January 29, 2020
Writing in NK News, NCNK Program Manager Daniel Wertz takes a look at the potential complications sanctions could pose for South Korea's initiative to facilitate individual tourism to North Korea. While the U.S. has raised sanctions-related objections to this plan, Wertz argues, the real issue at play between Washington and Seoul is about policy differences, not sanctions technicalities.
In his 2020 New Year’s Address, South Korean President Moon Jae-in emphasized “the need to find realistic ways to further advance inter-Korean cooperation,” even in the absence of progress in U.S. nuclear talks with North Korea. In a press conference later that week, President Moon said that facilitating individual South Korean tourist travel to the North could be one such measure.
The initiative appears to remain in an embryonic stage, but South Korea’s Unification Ministry has said that it is reviewing “diverse measures” to facilitate such travel if North Korea were to allow it and to guarantee the safety of South Korean tourists.
The proposal comes as inter-Korean relations have fallen far from the summitry and lofty expectations of 2018, with Pyongyang repeatedly rebuffing the Moon administration’s recent attempts at outreach.
Frustrated at South Korea’s adherence to UN sanctions despite promises of economic engagement, North Korean leader Kim Jong Un last fall called for the removal of South Korea-built facilities from the Mount Kumgang resort, saying that the mountain should no longer serve as a symbol of inter-Korean reconciliation. In his lengthy speech at a Party plenum meeting, North Korean leader Kim Jong Un barely even mentioned the South.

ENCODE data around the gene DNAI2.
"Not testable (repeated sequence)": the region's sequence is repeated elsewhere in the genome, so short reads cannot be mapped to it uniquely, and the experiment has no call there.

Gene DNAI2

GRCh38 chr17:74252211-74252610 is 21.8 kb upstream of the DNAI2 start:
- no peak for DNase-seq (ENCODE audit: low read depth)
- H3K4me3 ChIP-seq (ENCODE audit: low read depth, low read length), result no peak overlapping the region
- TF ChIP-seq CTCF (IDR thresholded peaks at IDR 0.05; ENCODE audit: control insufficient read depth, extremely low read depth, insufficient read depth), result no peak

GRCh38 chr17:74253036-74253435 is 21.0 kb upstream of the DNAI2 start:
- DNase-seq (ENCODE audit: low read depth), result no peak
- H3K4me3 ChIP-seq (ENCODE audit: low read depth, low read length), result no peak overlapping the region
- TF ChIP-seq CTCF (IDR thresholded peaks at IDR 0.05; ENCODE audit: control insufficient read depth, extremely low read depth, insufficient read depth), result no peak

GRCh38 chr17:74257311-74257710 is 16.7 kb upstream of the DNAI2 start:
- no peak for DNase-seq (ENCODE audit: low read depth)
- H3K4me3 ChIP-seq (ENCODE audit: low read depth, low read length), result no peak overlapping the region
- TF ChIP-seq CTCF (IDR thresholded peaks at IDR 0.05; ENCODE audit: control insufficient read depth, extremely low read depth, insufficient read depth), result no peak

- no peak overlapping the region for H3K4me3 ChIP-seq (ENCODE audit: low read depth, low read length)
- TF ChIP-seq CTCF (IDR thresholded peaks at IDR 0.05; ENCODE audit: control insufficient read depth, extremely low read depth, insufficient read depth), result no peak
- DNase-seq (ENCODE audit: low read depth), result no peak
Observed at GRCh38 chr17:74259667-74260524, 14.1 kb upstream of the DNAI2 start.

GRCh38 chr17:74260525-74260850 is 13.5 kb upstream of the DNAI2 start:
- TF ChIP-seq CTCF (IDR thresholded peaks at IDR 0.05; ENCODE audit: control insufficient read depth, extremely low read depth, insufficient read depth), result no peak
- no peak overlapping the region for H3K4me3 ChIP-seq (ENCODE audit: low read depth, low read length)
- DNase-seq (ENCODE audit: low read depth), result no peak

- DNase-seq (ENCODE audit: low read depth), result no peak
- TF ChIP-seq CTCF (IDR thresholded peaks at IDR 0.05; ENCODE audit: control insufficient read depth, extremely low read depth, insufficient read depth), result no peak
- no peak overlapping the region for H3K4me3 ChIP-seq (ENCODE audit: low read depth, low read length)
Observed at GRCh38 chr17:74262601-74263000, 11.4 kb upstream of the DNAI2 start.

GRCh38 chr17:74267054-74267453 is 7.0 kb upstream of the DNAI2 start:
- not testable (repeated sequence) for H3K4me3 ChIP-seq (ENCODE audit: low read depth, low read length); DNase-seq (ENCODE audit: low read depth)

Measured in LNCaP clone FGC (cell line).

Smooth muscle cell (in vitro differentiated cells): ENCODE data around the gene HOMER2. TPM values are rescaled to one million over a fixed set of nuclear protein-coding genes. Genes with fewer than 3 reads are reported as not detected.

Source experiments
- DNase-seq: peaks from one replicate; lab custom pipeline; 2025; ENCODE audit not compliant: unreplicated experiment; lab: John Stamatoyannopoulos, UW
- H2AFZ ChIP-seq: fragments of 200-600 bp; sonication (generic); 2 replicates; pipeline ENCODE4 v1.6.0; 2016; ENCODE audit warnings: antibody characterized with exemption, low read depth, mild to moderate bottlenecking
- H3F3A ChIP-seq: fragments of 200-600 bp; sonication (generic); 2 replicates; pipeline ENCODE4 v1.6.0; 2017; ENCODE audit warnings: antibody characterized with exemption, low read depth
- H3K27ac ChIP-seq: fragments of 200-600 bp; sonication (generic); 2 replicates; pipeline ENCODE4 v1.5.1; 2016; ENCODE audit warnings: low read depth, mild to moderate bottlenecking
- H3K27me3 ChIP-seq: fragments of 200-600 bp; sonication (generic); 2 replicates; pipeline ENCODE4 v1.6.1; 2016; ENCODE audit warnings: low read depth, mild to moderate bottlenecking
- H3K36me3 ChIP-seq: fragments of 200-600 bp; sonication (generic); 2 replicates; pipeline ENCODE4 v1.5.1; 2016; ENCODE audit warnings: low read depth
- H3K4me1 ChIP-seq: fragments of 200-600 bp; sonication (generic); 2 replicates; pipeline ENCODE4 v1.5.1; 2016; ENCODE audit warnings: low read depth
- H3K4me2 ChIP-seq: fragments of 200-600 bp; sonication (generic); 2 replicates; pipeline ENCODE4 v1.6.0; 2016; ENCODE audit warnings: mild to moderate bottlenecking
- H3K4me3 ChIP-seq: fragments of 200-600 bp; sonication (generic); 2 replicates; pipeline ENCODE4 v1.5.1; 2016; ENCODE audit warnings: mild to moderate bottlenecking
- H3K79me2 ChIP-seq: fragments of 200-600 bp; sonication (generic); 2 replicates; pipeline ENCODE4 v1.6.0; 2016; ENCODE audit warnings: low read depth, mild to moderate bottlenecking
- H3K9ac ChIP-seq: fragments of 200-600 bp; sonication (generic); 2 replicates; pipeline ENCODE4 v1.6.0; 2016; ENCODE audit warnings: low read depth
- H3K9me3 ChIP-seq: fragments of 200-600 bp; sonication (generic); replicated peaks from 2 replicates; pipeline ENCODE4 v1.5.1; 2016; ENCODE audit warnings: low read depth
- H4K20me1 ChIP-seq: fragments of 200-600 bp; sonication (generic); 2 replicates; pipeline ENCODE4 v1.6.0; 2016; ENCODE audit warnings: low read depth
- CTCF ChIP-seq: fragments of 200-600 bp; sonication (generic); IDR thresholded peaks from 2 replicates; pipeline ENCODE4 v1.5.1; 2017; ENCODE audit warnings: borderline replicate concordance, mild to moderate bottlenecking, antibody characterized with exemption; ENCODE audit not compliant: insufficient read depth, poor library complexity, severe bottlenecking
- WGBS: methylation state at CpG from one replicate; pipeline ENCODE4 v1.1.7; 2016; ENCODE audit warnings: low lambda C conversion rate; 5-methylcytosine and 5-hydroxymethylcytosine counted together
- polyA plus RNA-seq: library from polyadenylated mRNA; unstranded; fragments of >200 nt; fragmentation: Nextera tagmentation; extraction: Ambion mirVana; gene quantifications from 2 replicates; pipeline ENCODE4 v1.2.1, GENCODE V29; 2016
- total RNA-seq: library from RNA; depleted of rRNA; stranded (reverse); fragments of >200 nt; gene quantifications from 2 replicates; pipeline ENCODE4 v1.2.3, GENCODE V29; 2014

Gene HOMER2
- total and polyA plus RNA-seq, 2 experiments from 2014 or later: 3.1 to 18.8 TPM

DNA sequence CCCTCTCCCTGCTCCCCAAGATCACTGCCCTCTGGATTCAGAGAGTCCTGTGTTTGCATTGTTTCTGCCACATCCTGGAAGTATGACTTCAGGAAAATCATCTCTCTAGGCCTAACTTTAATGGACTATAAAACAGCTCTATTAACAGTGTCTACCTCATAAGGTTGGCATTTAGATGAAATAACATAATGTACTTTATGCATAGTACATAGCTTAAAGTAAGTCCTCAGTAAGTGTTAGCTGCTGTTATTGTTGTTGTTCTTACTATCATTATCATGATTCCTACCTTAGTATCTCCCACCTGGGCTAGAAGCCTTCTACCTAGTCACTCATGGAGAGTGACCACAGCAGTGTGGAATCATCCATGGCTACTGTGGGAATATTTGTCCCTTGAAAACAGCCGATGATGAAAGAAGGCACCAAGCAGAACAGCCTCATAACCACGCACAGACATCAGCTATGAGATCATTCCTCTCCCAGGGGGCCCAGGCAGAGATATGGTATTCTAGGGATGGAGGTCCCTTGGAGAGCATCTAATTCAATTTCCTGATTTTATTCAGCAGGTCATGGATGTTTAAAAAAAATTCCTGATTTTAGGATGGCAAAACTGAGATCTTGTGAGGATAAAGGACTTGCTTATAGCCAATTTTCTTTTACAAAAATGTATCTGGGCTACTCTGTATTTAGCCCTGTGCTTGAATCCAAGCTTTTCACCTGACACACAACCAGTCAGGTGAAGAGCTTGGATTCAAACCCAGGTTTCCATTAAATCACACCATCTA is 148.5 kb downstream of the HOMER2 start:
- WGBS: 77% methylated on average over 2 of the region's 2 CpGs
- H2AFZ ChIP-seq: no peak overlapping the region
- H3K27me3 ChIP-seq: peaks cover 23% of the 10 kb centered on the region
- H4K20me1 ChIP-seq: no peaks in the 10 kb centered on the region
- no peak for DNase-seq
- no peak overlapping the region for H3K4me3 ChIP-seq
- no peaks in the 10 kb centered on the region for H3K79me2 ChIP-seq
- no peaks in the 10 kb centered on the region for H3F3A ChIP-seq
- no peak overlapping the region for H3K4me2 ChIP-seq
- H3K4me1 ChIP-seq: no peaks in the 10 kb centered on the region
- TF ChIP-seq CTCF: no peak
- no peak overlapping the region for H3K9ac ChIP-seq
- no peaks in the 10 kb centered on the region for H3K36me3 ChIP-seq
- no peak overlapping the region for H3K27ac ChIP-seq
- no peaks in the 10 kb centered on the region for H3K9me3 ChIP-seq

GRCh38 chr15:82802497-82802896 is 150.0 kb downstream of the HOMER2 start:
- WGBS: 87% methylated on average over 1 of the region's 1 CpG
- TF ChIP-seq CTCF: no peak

South Korea’s proposed tourism initiative has also exposed a new fault line in the U.S.-ROK alliance, already under considerable strain from the Trump administration’s demands that Seoul radically increases its cost-sharing contributions to support the U.S. military presence on the peninsula, among other factors.
Although tourism to North Korea is not directly prohibited by UN sanctions, U.S. Ambassador to the ROK Harry Harris has publicly argued that South Korea should discuss any tourism initiative with the U.S. before moving forward with it, given the possibility of incidental sanctions violations.
An official in South Korea’s presidential office called Ambassador Harris’s remarks “very inappropriate,” saying that inter-Korean cooperation is “a matter for our government to decide.”
The U.S. and UN sanctions regimes are indeed a tripwire that could complicate prospective South Korean tourists’ travel to the North.
Yet the central matter putting Seoul and Washington at odds with one another is essentially about policy preferences, rather than sanctions technicalities: the Moon administration is urgently trying to keep the diplomatic process with North Korea alive, while the Trump administration is committed to maintaining its economic pressure campaign.